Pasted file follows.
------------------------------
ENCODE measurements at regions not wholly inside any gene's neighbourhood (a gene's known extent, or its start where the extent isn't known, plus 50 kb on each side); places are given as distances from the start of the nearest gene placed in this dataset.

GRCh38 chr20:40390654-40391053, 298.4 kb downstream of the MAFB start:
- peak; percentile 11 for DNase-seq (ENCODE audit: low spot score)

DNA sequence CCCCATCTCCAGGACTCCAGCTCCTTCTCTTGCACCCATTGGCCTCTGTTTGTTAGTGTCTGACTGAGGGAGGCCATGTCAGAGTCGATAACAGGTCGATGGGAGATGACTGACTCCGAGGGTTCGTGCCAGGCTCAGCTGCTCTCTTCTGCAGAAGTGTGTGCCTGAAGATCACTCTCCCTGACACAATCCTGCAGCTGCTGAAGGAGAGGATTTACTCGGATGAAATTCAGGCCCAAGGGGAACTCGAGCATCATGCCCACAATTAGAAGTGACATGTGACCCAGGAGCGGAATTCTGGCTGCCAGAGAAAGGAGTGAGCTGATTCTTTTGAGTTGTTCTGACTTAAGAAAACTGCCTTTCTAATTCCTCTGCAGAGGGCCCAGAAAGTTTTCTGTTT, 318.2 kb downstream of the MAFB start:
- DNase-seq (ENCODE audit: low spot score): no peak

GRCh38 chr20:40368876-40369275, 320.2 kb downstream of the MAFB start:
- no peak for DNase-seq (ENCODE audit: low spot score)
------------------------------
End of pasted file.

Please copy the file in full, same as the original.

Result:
ENCODE measurements at regions not wholly inside any gene's neighbourhood (a gene's known extent, or its start where the extent isn't known, plus 50 kb on each side); places are given as distances from the start of the nearest gene placed in this dataset.

GRCh38 chr20:40390654-40391053, 298.4 kb downstream of the MAFB start:
- peak; percentile 11 for DNase-seq (ENCODE audit: low spot score)

DNA sequence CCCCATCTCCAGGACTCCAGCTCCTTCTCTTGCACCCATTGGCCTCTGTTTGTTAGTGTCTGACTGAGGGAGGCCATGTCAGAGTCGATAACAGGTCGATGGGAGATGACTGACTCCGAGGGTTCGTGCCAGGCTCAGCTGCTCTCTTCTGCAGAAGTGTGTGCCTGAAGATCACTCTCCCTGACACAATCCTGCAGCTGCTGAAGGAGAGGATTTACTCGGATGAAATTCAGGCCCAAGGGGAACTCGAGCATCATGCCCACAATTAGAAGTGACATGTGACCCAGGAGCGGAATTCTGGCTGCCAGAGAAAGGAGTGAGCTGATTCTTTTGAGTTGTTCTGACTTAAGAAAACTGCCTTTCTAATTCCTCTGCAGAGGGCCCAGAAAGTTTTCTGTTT, 318.2 kb downstream of the MAFB start:
- DNase-seq (ENCODE audit: low spot score): no peak

GRCh38 chr20:40368876-40369275, 320.2 kb downstream of the MAFB start:
- no peak for DNase-seq (ENCODE audit: low spot score)